Electric cars are becoming increasingly popular, and with good reason. They offer a range of benefits, from lower emissions to improved performance. But one of the most important questions for potential electric car owners is how long the battery will last on one charge. The answer to this question depends on a few factors, including the size of the battery and the type of car.
A typical 40 kWh battery pack of a conventional
electric carmay be enough to power it for 150 miles or more, while Tesla's larger 100 kWh battery is valid for 375 miles according to the WLTP standard. This standard aims to provide a realistic estimate of the range or fuel economy of cars in the real world. The two mandatory warranty numbers (8 years, 100,000 miles) for electric vehicle batteries far exceed the average transmission warranty for ICE vehicles, 5 years or 60,000 miles. The average lifespan mileage of an ICE vehicle is approximately 133,000 miles.
While experts estimate that the average electric vehicle battery will last around 200,000 miles, some manufacturers are already promising much more than that. Buying a battery can cost a substantial sum, but in most cases, you won't have to make that purchase at all. In general, electric vehicle batteries last 10 to 20 years. Certain factors such as heat, cold or fast charging times can adversely affect that and reduce performance.
Manufacturers have already included protective measures, such as thermal management systems and load restrictions. In addition, you always get a warranty that covers repairs if needed. In addition, manufacturers are trying to do everything possible to improve the battery life of their electric vehicles. Electric car batteries are like batteries in mobile phones or laptops, as they begin to degrade over time and with use.
On average, electric vehicle batteries only degrade at a rate of 2.3% of their maximum capacity per year, so with proper care, you can reliably expect your electric vehicle battery to last as long or longer than the components of the ICE transmission.The good news is that
electric carscome with long battery warranties, ensuring an acceptable battery capacity of at least 70% of the original specification after seven or eight years. This is contradictory for many people, since it is the opposite of how a car with a gasoline engine works, which consumes less fuel when driving at highway speeds than in traffic. Some manufacturers' warranties include stipulations about the condition or operation of the battery before coverage is provided, so it's important to understand the car's warranty.Electric vehicles with liquid-cooled batteries conserve battery life better because they maintain lower operating temperatures. Cars that operate primarily in extreme heat or cold conditions may see that decline occur much more quickly, but few people live at the ends of the temperature spectrum without at least short periods of intermediate temperatures to alleviate them.Unlike lithium-ion batteries found in a phone or laptop, electric vehicle batteries use complex battery management systems (BMS) that regulate how batteries are charged and discharged to extend their lifespan.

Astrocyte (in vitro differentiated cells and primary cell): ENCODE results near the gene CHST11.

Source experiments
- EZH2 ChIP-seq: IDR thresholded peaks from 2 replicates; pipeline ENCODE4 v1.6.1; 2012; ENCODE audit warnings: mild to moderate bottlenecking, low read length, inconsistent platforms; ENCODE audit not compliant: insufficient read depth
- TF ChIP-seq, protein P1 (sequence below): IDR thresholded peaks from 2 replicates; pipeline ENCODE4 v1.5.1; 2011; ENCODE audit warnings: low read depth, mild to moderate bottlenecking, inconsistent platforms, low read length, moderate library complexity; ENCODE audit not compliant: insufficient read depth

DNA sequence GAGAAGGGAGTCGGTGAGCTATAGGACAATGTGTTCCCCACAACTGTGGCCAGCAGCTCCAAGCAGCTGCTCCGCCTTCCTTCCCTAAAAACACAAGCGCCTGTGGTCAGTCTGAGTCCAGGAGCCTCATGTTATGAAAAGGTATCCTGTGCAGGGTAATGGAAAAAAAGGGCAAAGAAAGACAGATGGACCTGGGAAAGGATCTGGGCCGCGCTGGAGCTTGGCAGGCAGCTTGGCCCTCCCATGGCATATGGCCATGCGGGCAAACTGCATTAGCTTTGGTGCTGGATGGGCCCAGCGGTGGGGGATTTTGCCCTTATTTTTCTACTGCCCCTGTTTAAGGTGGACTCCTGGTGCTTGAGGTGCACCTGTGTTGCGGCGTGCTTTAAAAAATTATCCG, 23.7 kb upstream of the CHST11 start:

Electric carsare taking off in the UK, which means more used examples to choose from and more examples of real-world reliability.In the same way that a mobile phone battery runs out over time, electric car cells degrade as they charge and discharge, and they don't have the same capacity as when they are new. Many people say that driving an electric car is more relaxing than a gasoline vehicle due to the lack of engine noise.If you have an electric car and you find that you are not getting close to the estimated range, that doesn't necessarily mean that the car's battery is running out seriously. However, due to advances in battery technology and the number of battery cells in a car, modern electric vehicle batteries should continue to have good capacity even after years of use.Immediate torque and acceleration can make electric cars exciting to drive and make them faster than most people expect depending on driving habits.In conclusion, electric car batteries can last anywhere from 10-20 years depending on various factors such as temperature and charging habits. Most manufacturers offer warranties for their batteries which cover repairs if needed.
With proper care and maintenance your electric car battery should last as long or longer than components in an ICE transmission.